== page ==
Monday, November 29, 2010

Not your Typical Dressage Horse

An important character in this narrative, I think it's time to introduce my horse, Indigo.
She doesn't have gleaming demon eyes in real life, I promise. This is the result of going to ride after work which is consequently after dark here in the great north, and relying on the low lighting in the barn and the flash on my aging camera. But you can see w hat she generally looks like.

Indigo is a 5 year old Paint mare. I think. Her previous owner told me 4, but wrote 5 on the bill of sale, so I'm going to say that she'll be 5 as of January 1st and go from there. Obviously, I have no papers on her, and know nothing of her bloodlines, so "paint" is mostly because she looks like one. I honestly don't really care about her breed. Technically, she'd be classified as "grade", but that's neither here nor there. The point is she's young, she's a mare, and she has attitude.

From what her previous owner told me, Indigo was broke when she was a 2-year-old (which I generally don't approve of, I think you should let them mature a little more before sitting on them). She developed a nasty head tossing problem and broke someone's nose. She was then sold to the woman that I bought her from with the intention of being a riding horse (with the assistance of a tie-down) and sat in the pasture for the next couple years.

I was cautious when I first got on her, as I've ridden horses who were bad about the head tossing thing before, but turns out I didn't need to be. Immediately upon picking up the reins, I could tell how sensitive she is. The slightest twitch of my fingers had her immediate attention. No wonder she'd been flipping her head.

I was looking for a horse that was correct, young, with a good work ethic and attitude. Decent movement and a "dressage type" would have been major bonuses, but my budget was a little shy of what you normally pay for a good warmblood. Indigo fits the bill wonderfully. She is slightly bench-kneed, which may cause some issues with splints down the road, but I think it's a fault I'll be able to manage. She isn't as forward thinking as I'd prefer, but she's curious and a perfectionist. She's happy to do the same exercise over and over until she figures it out, which is a great trait for me to have. Mostly though, this mare has attitude.

Now, I've ridden mostly geldings in my life. A few mares here and there, but mostly geldings. I have nothing against either sex, it's just how things have worked out. I love working with geldings because they will absolutely try their hearts out. They remind me of my dogs, who love you unconditionally just because you are you. And occasionally feed them cookies. Mares are more like my cat. You have to earn their trust, earn their respect, but once you have it, they're bonded to you that much stronger. While a gelding might do everything you ask, a mare will push both of your limits. If she can get into the game of it, she'll excel for the sake of excelling, rather than just to please you. This is the attitude I wanted in my next horse, and Indigo has it. She's spunky and opinionated, but as long as you're fair, you get along just fine. Getting her foundation established and firm is going to be a test of patience for me. I get tired of the basics pretty quickly, but I firmly believe that there is nothing more important than building this as a really solid foundation to work her training off of.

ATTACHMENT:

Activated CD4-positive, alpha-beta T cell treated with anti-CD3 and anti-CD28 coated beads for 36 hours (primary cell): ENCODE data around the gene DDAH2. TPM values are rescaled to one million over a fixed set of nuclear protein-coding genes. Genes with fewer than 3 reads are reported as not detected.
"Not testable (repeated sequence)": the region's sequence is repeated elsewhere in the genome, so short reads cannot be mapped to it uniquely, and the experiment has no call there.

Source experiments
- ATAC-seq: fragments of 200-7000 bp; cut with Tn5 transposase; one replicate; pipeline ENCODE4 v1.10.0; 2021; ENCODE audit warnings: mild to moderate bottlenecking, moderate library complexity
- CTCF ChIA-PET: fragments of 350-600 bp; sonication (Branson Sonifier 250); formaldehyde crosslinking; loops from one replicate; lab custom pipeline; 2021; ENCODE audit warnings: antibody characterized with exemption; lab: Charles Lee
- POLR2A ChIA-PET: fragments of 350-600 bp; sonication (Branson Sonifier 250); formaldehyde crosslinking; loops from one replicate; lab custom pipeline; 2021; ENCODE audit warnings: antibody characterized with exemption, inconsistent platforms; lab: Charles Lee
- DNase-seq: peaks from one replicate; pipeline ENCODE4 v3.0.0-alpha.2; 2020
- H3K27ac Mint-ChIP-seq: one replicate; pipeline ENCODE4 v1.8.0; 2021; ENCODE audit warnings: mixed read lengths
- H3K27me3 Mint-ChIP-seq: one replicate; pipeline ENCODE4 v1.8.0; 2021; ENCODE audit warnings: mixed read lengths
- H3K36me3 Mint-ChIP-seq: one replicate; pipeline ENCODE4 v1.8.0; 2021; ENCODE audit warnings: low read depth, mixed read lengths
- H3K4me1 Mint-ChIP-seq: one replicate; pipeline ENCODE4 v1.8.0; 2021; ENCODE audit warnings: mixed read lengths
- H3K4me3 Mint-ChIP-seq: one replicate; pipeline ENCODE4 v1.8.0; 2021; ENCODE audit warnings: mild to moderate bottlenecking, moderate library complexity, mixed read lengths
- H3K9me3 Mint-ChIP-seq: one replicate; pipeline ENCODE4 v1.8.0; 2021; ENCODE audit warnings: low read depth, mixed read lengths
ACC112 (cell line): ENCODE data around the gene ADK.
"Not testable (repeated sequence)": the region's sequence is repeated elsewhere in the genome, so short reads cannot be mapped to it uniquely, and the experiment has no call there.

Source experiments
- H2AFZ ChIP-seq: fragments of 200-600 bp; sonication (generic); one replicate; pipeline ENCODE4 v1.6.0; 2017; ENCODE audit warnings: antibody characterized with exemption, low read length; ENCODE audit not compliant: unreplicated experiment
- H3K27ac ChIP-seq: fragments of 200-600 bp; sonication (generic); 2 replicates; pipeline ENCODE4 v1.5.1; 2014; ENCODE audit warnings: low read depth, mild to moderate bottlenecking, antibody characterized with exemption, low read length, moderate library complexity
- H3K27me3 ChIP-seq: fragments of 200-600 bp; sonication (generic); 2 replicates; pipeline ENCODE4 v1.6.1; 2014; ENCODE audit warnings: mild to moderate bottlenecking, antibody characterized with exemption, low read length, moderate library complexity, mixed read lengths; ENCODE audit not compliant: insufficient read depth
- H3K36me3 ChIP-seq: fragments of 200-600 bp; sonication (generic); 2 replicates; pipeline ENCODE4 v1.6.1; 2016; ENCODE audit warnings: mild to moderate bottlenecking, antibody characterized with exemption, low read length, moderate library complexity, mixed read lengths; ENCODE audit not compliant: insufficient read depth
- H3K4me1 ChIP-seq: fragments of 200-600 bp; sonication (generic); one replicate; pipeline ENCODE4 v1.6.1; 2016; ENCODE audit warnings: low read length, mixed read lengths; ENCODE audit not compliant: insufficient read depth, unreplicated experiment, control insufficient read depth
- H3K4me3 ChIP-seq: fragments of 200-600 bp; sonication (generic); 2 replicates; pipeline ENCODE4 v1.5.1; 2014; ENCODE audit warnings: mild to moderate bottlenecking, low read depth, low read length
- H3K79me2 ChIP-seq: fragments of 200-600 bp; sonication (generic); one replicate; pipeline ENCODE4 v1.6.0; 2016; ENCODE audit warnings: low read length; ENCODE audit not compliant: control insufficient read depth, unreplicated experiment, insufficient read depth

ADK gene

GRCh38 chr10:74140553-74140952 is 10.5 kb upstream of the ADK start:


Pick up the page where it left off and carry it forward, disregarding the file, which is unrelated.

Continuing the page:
I think she looks pretty cute in her dressage bridle, don't you?

Now, I'm not deluding myself. She's not exactly what you would call the "ideal" dressage horse. Her stride lacks the elasticity that you want to see in a horse her age and that's going to get worse before it gets better. She's not very naturally forward, and would rather travel slightly on her forehand. And she's spotted. You don't see a whole lot of spotted dressage horses these days. But she is supple, she is smart, and moves correctly, if not impressively.

Will she be my future FEI horse? That will remain to be seen, but chances are not. There's no reason she couldn't do third level though. Which is all I need for right now. I can worry about my "upper level" horse later, when I'm somewhere near ready for the upper levels.

Dressage is about the journey, anyway. I can't say that I wouldn't enjoy getting on a Grand Prix schoolmaster tomorrow and learning how a real upper level horse rides. But that's not the point. The point is in the training, the relationship, helping your horse to be the best they can be while being the best rider you can be.

Setting a camera timer on a stall door... results in slightly awkward expressions

**I'm going to apologize in advance for the pictures that may appear on this blog. Daylight is pretty short up here right now, and it's so cold and windy and snowy that I'm not likely to be working outside even if I manged to catch the sun, so pictures of the pony are likely to be dark and grainy for a while.

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